Struggling with bullying in his largely segregated, working-class neighborhood in 1992 Boston, Dave, a white boy at a mostly black middle school, befriends a youth who lives in public housing and who confounds Dave's assumptions about black culture before their bond is tested by girls, family secrets and national violence. A first novel.
Sam Graham-Felsen was born and raised in Boston. He has worked as chief blogger for Barack Obama’s 2008 campaign, a journalist for The Nation, and a peanut vendor at Fenway Park. This is his first novel.
*Starred Review* The year is 1992, the place is Boston, and 12-year-old Dave Greenfeld ("Green") is one of only two white boys in his sixth-grade class at Martin Luther King Middle School. It's not easy being Green when you're an outsider, an easy target for verbal (and the threat of physical) abuse. Essentially abandoned by the other white boy, once his friend, Dave is left alone until he meets Marlon, who is black, and the two strike up a tentative friendship that soon blossoms. Dave poignantly thinks that Marlon isn't just his best friend; he's his first. "Up until now I had no idea just how lonely I'd been." Graham-Felsen's fine first novel is clearly about race relations at a specific time in American history, and, perhaps accordingly, the two boys' interracial friendship is not always an easy one: Dave is diffident to a fault and has a habit of betraying his friend. Worse is the specter of what Dave calls the Force-i.e., racial prejudice. Will it eventually shatter the two boys' friendship? Dave tells his story in his own idiosyncratic, vaguely streetwise voice, with hip-hop overtones that perfectly capture the mood and tone of the story. He and Marlon are wonderful characters, fully realized and multidimensional, and Graham-Felsen has done a superb job of creating their environment. Voice, mood, tone, character, and setting all contribute to the making of a memorable first novel. Copyright 2017 Booklist Reviews.
A white boy in a majority-black Boston middle school gets an education on race and friendship.This debut novel is set in 1992 and narrated by David Greenfeld, aka Green, the son of middle-class parents who send him to a public middle school in the name of progressive politics. "They ‘believe in public schools,' even when they're mad ghetto," he explains early, deploying the hip-hop slang that distinguishes this otherwise fairly conventional coming-of-age story. Bullying? Check: his whiteness makes him a target, and he's quickly stripped of the expensive, gaudy outfit he buys to earn some street bona fides. Cross-cultural friendship? Check: Green bonds with Marlon "Mar" Wellings, a black classmate from the nearby projects, over Celtics basketball and a mutual interest in passing the entrance exam to Boston Latin high school. Budding self-awareness? Check: Green's growing awareness of Marlon's background is matched by his own enlightenment in matters both primal (sex) and intellectual (his Jewish background). Graham-Felsen, who has a similar background to Green's, writes sensitively about the multiple ways racism manifests in this milieu: Green and Mar's snow-shoveling hustle only succeeds when Mar isn't visible to white clients, and Green is oblivious to how Marlon is treated as suspect at a Harvard alumni gathering. Throughout, Celtics star Larry Bird serves as Green's spirit animal and symbol for the narrative where whiteness represents difference, and Graham-Felsen avoids the biggest danger by making sure Green's language never feels forced. Green's delivery is often witty ("What do white girls like to talk about? The Gap? Horses?"). But the author's focus on Green's quotidian concerns about school and girls limits attention on Marlon, who has the more dramatic story, and other threads concerning religion, Green's quirky brother, and his family's connection to the Holocaust feel extraneous and unfinished.A well-turned if familiar race-th e med bildungsroman. Copyright Kirkus 2017 Kirkus/BPI Communications. All rights reserved.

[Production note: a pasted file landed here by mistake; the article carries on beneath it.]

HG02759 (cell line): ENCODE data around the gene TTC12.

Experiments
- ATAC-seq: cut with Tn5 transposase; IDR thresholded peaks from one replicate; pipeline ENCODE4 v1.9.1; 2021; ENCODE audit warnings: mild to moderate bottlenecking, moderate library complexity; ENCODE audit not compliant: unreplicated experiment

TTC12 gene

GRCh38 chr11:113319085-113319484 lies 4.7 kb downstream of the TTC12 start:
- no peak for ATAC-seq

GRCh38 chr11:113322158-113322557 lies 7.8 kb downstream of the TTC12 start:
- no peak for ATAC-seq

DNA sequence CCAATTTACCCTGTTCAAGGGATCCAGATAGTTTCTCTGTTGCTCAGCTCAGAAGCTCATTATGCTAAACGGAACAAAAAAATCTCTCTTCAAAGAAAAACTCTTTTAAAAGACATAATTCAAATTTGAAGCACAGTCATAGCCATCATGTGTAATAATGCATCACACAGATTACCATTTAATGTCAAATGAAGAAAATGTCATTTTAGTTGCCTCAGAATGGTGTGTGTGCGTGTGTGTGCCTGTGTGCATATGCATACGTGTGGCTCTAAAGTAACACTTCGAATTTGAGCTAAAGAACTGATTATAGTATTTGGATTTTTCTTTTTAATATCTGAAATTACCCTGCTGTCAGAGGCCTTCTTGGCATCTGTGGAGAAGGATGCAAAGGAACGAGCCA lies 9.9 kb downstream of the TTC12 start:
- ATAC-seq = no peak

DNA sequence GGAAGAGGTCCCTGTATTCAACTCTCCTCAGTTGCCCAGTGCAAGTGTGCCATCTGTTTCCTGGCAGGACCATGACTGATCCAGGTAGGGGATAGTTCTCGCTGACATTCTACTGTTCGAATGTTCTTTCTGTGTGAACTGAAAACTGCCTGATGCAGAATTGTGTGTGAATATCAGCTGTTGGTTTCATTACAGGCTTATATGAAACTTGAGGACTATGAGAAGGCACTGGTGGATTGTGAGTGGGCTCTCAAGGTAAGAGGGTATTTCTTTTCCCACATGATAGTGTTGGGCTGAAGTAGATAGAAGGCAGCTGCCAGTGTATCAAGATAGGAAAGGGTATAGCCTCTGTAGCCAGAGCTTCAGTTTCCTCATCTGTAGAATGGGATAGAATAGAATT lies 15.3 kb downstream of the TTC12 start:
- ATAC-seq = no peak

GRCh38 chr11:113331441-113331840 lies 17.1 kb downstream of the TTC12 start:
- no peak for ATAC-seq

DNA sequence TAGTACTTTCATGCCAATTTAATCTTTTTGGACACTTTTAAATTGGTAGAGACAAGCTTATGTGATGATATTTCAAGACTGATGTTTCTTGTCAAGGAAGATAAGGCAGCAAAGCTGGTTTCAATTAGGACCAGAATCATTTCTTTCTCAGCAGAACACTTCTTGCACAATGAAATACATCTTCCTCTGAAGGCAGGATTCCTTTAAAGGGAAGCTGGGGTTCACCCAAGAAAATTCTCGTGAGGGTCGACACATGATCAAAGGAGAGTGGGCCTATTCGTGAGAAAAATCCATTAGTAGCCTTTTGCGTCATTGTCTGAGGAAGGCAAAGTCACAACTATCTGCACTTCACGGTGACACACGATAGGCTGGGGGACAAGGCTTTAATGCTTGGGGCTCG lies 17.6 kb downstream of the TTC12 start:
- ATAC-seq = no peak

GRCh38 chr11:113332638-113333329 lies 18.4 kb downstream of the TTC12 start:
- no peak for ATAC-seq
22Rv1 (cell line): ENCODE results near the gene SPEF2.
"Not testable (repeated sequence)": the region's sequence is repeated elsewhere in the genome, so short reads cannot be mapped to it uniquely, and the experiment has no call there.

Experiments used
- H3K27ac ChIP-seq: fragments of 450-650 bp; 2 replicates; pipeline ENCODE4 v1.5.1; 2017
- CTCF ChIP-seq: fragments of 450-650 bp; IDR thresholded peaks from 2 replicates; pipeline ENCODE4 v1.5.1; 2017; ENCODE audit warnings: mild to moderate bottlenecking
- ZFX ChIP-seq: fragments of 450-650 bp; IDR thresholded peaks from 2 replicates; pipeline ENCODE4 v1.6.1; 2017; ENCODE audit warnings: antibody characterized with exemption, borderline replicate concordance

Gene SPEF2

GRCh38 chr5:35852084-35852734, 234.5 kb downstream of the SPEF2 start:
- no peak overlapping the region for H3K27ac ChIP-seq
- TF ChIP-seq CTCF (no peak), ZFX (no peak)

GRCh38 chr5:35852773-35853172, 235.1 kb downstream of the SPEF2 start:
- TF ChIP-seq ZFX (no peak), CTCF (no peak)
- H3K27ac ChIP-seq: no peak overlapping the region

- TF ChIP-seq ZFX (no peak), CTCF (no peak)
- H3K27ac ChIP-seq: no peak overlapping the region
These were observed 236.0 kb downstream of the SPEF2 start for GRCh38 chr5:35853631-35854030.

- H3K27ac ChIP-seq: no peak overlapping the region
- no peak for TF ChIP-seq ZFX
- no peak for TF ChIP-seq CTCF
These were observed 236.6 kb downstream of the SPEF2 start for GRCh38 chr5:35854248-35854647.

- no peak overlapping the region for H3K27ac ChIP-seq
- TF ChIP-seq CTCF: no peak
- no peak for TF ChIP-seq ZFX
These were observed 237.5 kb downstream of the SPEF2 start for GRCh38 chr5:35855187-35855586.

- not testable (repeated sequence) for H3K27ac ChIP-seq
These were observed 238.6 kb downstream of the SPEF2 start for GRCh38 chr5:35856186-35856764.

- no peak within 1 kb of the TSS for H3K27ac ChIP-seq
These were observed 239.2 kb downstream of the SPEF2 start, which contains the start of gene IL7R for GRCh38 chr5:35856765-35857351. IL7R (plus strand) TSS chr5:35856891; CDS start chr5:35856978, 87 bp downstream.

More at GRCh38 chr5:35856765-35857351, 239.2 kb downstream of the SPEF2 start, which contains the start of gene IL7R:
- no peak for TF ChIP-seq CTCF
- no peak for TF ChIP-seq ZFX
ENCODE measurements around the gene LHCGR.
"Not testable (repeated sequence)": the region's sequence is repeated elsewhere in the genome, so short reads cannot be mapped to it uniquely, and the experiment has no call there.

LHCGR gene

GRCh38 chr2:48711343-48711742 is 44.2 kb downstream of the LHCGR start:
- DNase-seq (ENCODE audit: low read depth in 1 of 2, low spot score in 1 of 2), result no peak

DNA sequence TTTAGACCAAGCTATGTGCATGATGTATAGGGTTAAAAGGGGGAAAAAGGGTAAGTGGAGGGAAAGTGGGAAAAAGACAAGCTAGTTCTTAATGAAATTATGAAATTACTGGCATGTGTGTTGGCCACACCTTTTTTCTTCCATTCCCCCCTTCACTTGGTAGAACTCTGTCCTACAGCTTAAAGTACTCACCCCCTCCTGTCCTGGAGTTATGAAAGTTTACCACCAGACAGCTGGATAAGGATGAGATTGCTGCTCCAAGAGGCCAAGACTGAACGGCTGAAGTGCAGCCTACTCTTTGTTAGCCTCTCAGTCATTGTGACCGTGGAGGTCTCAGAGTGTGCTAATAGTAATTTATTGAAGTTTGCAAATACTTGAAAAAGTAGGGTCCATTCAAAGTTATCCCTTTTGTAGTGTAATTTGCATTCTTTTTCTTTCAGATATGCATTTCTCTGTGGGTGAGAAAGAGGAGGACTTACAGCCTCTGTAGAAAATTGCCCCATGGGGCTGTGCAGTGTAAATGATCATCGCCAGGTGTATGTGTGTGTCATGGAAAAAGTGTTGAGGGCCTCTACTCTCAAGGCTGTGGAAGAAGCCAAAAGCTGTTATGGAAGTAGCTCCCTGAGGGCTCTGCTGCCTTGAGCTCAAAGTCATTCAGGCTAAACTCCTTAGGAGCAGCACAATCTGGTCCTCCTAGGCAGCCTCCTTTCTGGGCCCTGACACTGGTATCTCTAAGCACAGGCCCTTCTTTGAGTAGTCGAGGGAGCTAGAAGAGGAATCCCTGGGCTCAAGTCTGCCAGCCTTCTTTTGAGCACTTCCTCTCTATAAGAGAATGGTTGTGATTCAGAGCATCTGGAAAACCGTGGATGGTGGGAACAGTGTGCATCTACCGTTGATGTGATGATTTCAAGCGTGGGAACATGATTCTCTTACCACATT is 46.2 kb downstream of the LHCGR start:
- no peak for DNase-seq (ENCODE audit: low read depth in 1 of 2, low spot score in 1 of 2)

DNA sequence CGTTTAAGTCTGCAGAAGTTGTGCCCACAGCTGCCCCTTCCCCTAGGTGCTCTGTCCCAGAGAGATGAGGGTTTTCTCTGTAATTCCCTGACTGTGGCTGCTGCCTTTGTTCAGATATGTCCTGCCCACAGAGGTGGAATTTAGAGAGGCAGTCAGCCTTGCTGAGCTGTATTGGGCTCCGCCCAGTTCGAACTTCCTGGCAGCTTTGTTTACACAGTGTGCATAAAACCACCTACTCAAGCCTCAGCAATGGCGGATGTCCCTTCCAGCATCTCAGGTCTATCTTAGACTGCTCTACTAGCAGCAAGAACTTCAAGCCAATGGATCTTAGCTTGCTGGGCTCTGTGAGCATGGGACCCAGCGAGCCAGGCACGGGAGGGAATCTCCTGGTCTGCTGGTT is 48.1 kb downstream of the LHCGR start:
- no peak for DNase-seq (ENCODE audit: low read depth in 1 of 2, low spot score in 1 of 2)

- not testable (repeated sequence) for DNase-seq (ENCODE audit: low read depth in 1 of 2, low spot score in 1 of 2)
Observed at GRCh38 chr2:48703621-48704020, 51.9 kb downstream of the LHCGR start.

I am the white boy at the Martin Luther King Middle. Well, one of two. Kev, my oldest friend and the biggest dick I know, is the other. But if you had to pick just one, it’d be me.
There is a public middle school in Boston that white kids actually go to—the Timilty—but me and Kev lost the lotto to get in there. I begged my parents to put me in a private school instead of the King, but they wouldn’t budge. They “believe in public schools,” even when they’re mad ghetto.